Instead of Addressing These Serious Racial Disparities in the Legal Profession, the United States Is Trying to Reduce the Obligations of Law Schools to Improve Racial Diversity in Legal Education and in the Profession of Law. 6. The United States should be using its oversight authority to address the serious issues of under-representation of racial minorities in the legal profession and in law schools. Instead, in early 2007 the Department of Education challenged the Council’s standard for accreditation that requires law schools to “demonstrate by concrete action … a commitment to having a diverse student body.”10 The Council is being threatened with loss of its accreditation authority unless it weakens its diversity standard related to admissions and increases the relevance of the discriminatory bar passage rates in law school accreditation. In addition, the United States Commission on Civil Rights, which also should be addressing the lack of students and attorneys of color, instead is intervening in the accreditation question for the purpose of challenging affirmative action in law school admissions.11 Violations of Convention Rights. 7. In SALT’s view, the under-representation of racial and ethnic minorities in American legal education and the government’s continuing misuse of its accreditation power implicate several provisions of the ICERD. The ongoing under-representation raise concerns about the rights of racial minorities to education and training under Article 5(e)(v). It also implicates Article 5(a), as the exclusion of minorities from the legal profession negatively impacts the equal treatment of the under-represented communities before tribunals and other justice organs. The problem of under-representation similarly jeopardizes the United States’ compliance with the Article 6 right to effective protection and remedies. Because a legal education is an important entry route into political office, minority under-representation also affects Article 5(c) political rights.
8. As described above, the United States government’s use of its law school accreditation power is worsening the situation. The government’s actions implicate a cluster of Convention protections requiring that ratifying states address situations of de facto discrimination and inadequate development, including: 1) the Article 1(4) requirement of special measures for “adequate advancement” to ensure equal enjoyment of human rights and fundamental freedoms; 2) the Article 2(1) requirement that the government condemn and eliminate discrimination and to promote understanding; 3) the Article 2(2) mandate of special concrete measures to ensure adequate development and protection of certain racial groups or individuals belonging to them; and 4) Committee Recommendation XIV calling for an end to practices and legislation that are discriminatory in effect, if not in purpose.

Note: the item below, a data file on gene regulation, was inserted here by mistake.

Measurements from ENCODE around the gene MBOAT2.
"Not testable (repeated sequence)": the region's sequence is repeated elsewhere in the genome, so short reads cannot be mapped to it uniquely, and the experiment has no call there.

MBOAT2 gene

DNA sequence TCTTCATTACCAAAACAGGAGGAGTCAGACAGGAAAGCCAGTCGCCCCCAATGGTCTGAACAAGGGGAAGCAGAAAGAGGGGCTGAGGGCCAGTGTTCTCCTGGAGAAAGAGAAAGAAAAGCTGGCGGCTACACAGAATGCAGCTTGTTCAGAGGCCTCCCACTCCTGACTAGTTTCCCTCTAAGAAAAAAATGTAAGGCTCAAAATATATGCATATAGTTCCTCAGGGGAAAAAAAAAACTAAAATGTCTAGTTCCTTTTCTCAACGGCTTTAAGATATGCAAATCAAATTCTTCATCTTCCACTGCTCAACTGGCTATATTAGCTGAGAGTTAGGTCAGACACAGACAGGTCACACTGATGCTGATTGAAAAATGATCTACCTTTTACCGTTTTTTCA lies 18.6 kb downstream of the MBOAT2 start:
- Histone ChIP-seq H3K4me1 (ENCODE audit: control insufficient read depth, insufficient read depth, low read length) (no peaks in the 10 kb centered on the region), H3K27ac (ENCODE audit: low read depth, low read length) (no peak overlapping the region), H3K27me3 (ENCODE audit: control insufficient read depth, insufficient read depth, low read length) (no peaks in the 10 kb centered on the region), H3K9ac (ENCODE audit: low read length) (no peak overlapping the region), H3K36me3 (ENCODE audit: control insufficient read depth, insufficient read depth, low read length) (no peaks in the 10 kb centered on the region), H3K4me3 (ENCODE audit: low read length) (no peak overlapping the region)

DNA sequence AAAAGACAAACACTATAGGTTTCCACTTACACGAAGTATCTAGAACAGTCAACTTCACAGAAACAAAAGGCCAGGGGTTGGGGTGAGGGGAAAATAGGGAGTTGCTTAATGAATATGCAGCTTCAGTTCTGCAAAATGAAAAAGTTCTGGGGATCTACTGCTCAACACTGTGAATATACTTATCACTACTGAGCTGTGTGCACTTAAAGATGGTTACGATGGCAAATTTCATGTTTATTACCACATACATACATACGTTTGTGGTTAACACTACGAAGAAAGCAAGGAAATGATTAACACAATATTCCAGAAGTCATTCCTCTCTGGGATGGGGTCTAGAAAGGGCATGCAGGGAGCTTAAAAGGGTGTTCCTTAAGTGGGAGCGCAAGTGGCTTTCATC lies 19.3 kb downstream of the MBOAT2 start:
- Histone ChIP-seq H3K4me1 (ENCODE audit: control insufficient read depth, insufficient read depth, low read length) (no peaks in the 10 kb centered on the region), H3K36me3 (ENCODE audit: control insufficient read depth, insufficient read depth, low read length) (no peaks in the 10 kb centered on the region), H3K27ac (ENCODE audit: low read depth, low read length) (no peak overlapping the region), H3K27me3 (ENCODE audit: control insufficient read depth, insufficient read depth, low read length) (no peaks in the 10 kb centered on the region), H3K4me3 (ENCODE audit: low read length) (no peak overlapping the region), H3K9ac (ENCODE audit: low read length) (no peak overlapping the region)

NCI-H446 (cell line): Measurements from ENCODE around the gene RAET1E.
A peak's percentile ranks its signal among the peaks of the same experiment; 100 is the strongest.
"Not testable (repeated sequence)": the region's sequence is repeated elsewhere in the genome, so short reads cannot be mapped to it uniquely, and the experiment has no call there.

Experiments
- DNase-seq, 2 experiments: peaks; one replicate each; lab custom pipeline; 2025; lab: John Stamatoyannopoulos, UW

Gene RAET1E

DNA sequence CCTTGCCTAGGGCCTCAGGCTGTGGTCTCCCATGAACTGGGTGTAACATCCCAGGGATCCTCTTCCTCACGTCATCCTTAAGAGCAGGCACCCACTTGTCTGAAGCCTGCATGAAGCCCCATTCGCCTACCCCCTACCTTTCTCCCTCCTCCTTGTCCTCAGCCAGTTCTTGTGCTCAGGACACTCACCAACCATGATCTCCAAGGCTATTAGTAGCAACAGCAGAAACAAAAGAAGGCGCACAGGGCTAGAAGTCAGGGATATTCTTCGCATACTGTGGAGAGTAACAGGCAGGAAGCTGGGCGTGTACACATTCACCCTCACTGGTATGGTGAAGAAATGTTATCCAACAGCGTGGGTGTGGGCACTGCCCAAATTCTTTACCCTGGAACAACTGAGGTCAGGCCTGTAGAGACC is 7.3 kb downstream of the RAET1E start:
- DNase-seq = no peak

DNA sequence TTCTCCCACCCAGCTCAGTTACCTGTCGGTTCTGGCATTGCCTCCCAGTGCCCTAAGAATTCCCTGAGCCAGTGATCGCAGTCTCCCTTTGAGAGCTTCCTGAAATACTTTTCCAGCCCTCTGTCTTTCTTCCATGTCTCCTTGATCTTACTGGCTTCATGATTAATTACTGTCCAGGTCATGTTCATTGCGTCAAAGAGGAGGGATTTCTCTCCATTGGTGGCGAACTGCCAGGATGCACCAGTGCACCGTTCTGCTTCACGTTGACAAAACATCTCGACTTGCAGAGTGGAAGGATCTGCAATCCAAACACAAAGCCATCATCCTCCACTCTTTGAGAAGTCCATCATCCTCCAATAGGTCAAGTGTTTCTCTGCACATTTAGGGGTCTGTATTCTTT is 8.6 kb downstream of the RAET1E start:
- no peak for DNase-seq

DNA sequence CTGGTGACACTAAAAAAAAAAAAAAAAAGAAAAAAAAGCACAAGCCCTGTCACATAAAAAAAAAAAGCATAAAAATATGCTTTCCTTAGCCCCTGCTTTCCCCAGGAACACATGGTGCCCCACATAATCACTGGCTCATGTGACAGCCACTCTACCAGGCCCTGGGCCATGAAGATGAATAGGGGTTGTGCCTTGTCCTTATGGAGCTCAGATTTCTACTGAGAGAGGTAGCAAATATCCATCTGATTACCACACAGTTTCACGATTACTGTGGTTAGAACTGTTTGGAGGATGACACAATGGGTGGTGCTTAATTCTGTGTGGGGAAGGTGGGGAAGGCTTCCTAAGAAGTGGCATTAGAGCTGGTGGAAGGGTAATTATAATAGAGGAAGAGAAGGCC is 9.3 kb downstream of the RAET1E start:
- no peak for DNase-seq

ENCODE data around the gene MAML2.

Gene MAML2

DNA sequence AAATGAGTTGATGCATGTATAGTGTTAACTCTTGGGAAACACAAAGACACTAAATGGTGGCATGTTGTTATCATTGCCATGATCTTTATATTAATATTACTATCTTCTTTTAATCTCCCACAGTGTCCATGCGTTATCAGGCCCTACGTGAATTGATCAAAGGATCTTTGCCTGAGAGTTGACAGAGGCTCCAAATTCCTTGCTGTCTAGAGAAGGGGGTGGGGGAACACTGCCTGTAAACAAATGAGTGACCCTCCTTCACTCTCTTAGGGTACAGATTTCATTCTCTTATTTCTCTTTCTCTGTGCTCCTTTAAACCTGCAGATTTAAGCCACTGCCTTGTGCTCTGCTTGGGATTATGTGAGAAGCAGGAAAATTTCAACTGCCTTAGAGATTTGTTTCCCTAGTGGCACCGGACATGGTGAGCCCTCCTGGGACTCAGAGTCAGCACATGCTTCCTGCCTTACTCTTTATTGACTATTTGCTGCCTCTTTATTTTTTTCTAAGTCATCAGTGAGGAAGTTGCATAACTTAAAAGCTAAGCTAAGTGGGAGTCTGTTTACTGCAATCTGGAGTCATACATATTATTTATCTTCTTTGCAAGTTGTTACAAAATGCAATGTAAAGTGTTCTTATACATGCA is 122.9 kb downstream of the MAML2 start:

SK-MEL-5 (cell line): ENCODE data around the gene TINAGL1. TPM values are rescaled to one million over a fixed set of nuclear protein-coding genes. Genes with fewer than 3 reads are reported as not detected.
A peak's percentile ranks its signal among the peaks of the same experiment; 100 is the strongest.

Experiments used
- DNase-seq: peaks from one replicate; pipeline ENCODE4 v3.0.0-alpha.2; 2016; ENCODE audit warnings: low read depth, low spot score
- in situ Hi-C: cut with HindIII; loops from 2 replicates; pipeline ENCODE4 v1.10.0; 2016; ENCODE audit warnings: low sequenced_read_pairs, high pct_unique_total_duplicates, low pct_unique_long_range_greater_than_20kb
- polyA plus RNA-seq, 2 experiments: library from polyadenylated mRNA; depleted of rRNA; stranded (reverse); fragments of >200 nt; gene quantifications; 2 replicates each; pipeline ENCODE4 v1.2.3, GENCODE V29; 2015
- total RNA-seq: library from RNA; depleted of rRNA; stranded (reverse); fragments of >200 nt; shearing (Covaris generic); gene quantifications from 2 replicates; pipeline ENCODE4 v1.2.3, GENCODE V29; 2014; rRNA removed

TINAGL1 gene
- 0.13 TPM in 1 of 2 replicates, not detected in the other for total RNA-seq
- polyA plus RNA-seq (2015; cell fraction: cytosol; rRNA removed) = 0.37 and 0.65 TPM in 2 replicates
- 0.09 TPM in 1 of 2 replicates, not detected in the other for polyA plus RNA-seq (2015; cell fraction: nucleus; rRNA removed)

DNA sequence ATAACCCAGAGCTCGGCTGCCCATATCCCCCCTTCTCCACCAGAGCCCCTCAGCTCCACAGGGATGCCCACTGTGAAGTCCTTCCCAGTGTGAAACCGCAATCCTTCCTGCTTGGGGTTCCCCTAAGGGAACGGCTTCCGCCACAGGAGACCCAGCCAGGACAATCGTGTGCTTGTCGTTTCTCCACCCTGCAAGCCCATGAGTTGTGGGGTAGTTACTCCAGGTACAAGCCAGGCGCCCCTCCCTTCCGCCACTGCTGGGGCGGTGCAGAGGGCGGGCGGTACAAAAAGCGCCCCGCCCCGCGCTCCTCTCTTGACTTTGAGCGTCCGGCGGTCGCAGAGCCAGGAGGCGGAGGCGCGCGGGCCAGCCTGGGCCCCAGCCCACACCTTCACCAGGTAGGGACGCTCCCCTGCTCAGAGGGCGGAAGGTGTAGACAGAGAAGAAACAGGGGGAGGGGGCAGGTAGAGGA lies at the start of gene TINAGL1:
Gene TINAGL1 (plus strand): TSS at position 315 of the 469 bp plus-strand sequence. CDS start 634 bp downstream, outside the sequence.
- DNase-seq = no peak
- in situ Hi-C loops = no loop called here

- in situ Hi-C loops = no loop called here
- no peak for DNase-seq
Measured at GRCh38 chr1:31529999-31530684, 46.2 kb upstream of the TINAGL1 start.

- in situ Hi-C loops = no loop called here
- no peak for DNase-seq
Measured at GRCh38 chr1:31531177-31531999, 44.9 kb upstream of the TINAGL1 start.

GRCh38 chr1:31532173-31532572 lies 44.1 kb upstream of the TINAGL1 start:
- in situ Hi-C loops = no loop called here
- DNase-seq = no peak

List of Recommendations. 9. The United States, through the Department of Education, should use its accreditation oversight responsibility to insist that all accredited law schools admit a racially and ethnically diverse student body, specifically forbidding the use of any admissions practice that disadvantages racial minorities and that has not been validated as an accurate predictor of competent law practice..
10. The Unites States, through the oversight authority of the Department of Education and the enforcement authority of the Equal Employment Opportunity Commission, should forbid the use of any attorney licensing test that disadvantages racial minorities unless it can be shown that use of such a test is necessary for valid measurement of minimum competence to practice law.
11. The United States, through programs enacted by Congress, should remedy the longstanding racial discrimination denying access to the legal profession by offering tuition subsidies to low income minority students to enable them to attend law school.
12. The United States should direct all federal agencies, as well as the Commission on Civil Rights, to develop and aggressively promote affirmative action programs designed to increase the diversity of the bench and bar. In this regard, the United States should acknowledge that racial preferences designed to assist groups that have been historically discriminated against are not the equivalent of racial preferences designed to subjugate and therefore must not be considered to be race discrimination.
1 For more than thirty years, the Society of American Law Teachers (SALT) has been the United States' largest membership organization for teachers of law. SALT has a three-part mission: 1) creating and maintaining a community of progressive and caring law professors dedicated to making a difference through the power of law; 2) promoting the use of many forms and innovative styles of teaching to make our classrooms more inclusive; and 3) challenging faculty and students to develop legal institutions with greater equality, justice, and excellence.
2 American Bar Association (ABA) Commission on Racial and Ethnic Diversity in the Profession, Miles to Go 2000: Progress of Minorities in the Legal Profession (2005).
3 See SALT diversity website, located at http://www2.law.columbia.edu/civilrights/, using data from the Law School Admissions Council.
4 See, e.g., Phoebe A. Haddon & Deborah W. Post, Misuse and Abuse of the LSAT: Making the Case for Alternative Evaluative Efforts and a Redefinition of Merit, 80 St. John’s L. Rev. 41 (2006); Vernellia R. Randall, The Misuse of the LSAT: Discrimination Against Blacks and Other Minorities in Law School Admissions, 80 St. John’s L. Rev. 107 (2006); John Nussbaumer, Misuse of the Law School Admissions Test, Racial Discrimination, and the De Facto Quota System for Restricting African-American Access to the Legal Profession, 80 St. John’s L. Rev. 167 (2006).
5 See ABA Section on Legal Education and Admission to the Bar, 2007-2008 Standards for Approval of Law Schools, Standard 503 (available at http://www.abanet.org/legaled/standards/standards.html).
6 Randall, The Misuse of the LSAT, supra note 3.
7 Linda F. Wightman, LSAC National Longitudinal Bar Passage Study 27 (1998).
8 New York State Board of Bar Examiners, Impact of the Increase in the Passing Score of the New York Bar Exam (July 2007) (report available at http://www.nybarexam.org/summary2.pdf).
9 See, e.g., Andrea A. Curcio, A Better Bar: Why and How the Existing Bar Exam Should Change, 81 Neb. L. Rev. 363 (2002).
10 See Katherine Mangan, Education Department Will Challenge Law-School Accreditor’s New Diversity Standard, Chronicle of Higher Education, Jan. 9,2007; Katherine Mangan, Opponents of Affirmative Action Seek Revocation of ABA’s Accrediting Power, Chronicle of Higher Education, Mar. 9, 2006.
11 Peter Schmidt, Civil Rights Panel Wants Law Schools Required to Disclose Key Affirmative Action Data, Chronicle of Higher Education, Aug. 28, 2007; Jennifer Jacobson, Proposed Accreditation Standard for Law Schools Comes Under Attack at Right-Panel Hearing, June 19, 2006; see also U.S. Commission on Civil Rights, Briefing Report, Affirmative Action in American Law Schools, Apr. 2007, available at http://www.usccr.gov/pubs/AALSreport.pdf.